After more than a decade of success at the helm of the Public Theater, Wolfe announced in late 2004 that he would be leaving the post to pursue opportunities in film direction. His first project was Lackawanna Blues, a screen adaptation of Ruben Santiago-Hudson's semi-autobiographical play. The movie was enthusiastically received at the Sundance Film Festival in January 2005 prior to being broadcast on HBO in February. Robert Bianco of USA Today called Lackawanna Blues "an auspicious film directing debut" for Wolfe, adding that "in his hands what was on stage a man telling stories is now a storybook come to life." Wolfe seems poised for further success in this new phase of his career.
1956 – Peter David (often abbreviated PAD) is an American writer of comic books, novels, television, movies and video games. His notable comic book work includes an award-winning, 12-year run on The Incredible Hulk, as well as runs on Aquaman, Young Justice, Supergirl, and Fallen Angel.
His Star Trek work includes both comic books and novels, such as Imzadi, and co-creating the New Frontier series. His other novels include film adaptations, media tie-ins, and original works, such as the Apropos of Nothing and Knight Life series. His television work includes series such as Babylon 5, Young Justice, Ben 10: Alien Force and Space Cases, the latter of which David co-created.
David first became interested in comics when he was about five years old, reading copies of Harvey Comics' Casper and Wendy in a barbershop. He became interested in superheroes through the Adventures of Superman TV series. Although David's parents approved of his reading Harvey Comics and comics featuring Disney characters, they did not approve of superhero books, especially those published by Marvel Comics, feeling that characters that looked like monsters, such as the Thing or the Hulk, or who wore bug-eyed costumes, like Spider-Man, did not appear heroic. As a result, David read those comics in secret, beginning with his first Marvel book, Fantastic Four Annual #3 (November 1965), which saw the wedding of Mister Fantastic and Invisible Woman. His parents eventually allowed him to start reading superhero titles. His favorite title was Superman, and he cites John Buscema as his favorite pre-1970s artist.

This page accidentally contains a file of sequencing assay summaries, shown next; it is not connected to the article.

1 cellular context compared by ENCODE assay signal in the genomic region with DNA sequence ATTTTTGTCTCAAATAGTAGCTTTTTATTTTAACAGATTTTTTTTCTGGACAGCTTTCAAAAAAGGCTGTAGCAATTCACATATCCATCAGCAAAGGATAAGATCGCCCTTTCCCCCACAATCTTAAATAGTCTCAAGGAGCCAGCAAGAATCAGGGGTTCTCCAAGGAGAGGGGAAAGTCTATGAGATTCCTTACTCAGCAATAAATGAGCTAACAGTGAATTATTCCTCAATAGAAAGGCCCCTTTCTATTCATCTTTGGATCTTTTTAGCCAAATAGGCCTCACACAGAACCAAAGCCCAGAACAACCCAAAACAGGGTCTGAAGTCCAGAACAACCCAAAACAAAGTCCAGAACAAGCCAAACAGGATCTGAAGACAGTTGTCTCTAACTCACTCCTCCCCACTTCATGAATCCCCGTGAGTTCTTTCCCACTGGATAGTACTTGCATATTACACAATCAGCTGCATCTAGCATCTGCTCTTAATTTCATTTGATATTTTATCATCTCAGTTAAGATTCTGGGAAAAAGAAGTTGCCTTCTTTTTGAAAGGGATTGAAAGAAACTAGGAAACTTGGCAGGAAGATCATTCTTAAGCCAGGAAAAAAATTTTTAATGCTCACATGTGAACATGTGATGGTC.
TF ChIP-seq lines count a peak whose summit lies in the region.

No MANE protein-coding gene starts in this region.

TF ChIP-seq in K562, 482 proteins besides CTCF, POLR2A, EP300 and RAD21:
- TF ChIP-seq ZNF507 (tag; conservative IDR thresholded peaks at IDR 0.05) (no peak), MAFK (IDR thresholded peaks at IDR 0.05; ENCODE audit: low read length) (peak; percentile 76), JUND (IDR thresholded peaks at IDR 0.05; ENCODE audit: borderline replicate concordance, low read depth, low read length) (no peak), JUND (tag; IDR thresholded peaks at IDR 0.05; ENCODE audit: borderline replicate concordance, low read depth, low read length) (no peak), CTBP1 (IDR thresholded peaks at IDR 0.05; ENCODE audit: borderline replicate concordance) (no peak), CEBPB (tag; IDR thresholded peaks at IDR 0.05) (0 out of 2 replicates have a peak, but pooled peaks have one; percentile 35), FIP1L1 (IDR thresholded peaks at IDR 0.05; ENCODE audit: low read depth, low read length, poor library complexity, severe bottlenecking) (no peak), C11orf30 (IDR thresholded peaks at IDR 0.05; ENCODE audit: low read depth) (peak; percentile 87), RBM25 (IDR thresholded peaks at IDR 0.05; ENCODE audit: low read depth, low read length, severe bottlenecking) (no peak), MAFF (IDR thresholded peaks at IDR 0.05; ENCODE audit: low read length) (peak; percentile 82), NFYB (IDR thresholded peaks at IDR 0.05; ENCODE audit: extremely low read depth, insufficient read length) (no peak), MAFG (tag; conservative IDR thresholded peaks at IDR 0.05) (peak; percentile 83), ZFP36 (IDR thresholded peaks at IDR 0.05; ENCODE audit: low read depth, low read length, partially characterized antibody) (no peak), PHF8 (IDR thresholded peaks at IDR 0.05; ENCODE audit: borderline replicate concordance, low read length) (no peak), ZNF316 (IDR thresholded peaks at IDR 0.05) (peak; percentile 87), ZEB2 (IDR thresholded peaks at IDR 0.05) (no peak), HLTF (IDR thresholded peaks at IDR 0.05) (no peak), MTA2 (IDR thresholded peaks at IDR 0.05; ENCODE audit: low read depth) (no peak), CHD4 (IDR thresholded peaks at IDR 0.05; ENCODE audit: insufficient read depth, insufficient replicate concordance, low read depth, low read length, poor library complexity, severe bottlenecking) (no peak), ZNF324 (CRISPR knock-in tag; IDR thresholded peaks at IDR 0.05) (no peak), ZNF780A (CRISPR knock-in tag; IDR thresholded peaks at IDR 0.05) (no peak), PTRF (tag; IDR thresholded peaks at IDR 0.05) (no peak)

Keith, David's best friend in junior high and freshman year in high school in Verona, New Jersey, was gay, and David has described how both of them were targets of ostracism and harassment from homophobes. His experiences in Verona soured him on that town, and would shape his liberal sociopolitical positions regarding LGBT issues. He would later make Verona the home location of villain Morgan le Fay in his novel Knight Life, and has often discussed his progressive views on LGBT issues in his column and on his blog. He holds liberal views on LGBT issues, including favoring gay marriage and allowing openly homosexual individuals to serve in the military.
1960 – Ian Hunter is an Australian politician, representing the Australian Labor Party in the South Australian Legislative Council since the 2006 state election. In October 2011 Hunter was elevated to Cabinet as Minister for Communities and Social Inclusion in the Weatherill Labor government.
Prior to entering parliament he worked as a Research Assistant in the Department of Clinical Immunology at Flinders Medical Centre, later serving as an advisor to the Federal government and as South Australian State Secretary of the ALP.
Hunter is the only openly gay member of the South Australian Parliament, as well as Cabinet, and is noted for his public advocacy for LGBT issues, which at times has conflicted with aspects of ALP policy. Since entering parliament he has been a prominent advocate for LGBT rights, and is a regular speaker at rallies in support of same-sex marriage.
1961 – Bruce Cohen is a film, television, and theater producer.
Cohen was born to a Jewish family and raised in Falls Church, Virginia. After school, he moved to Los Angeles where he accepted a clerical job as a Directors Guild of America trainee on Steven Spielberg's The Color Purple, and went on to serve as associate producer and first assistant director on Spielberg's Hook.
Cohen won the Best Picture Oscar for producing American Beauty. He earned additional Best Picture nominations for Milk and Silver Linings Playbook.
Among the other films Cohen has produced is Big Fish, directed by Tim Burton, which was both a Golden Globe and BAFTA nominee for Best Picture. He is currently a lead producer of the stage musical version of Big Fish, now on Broadway at the Neil Simon Theatre, with direction and choreography by five-time Tony winner Susan Stroman.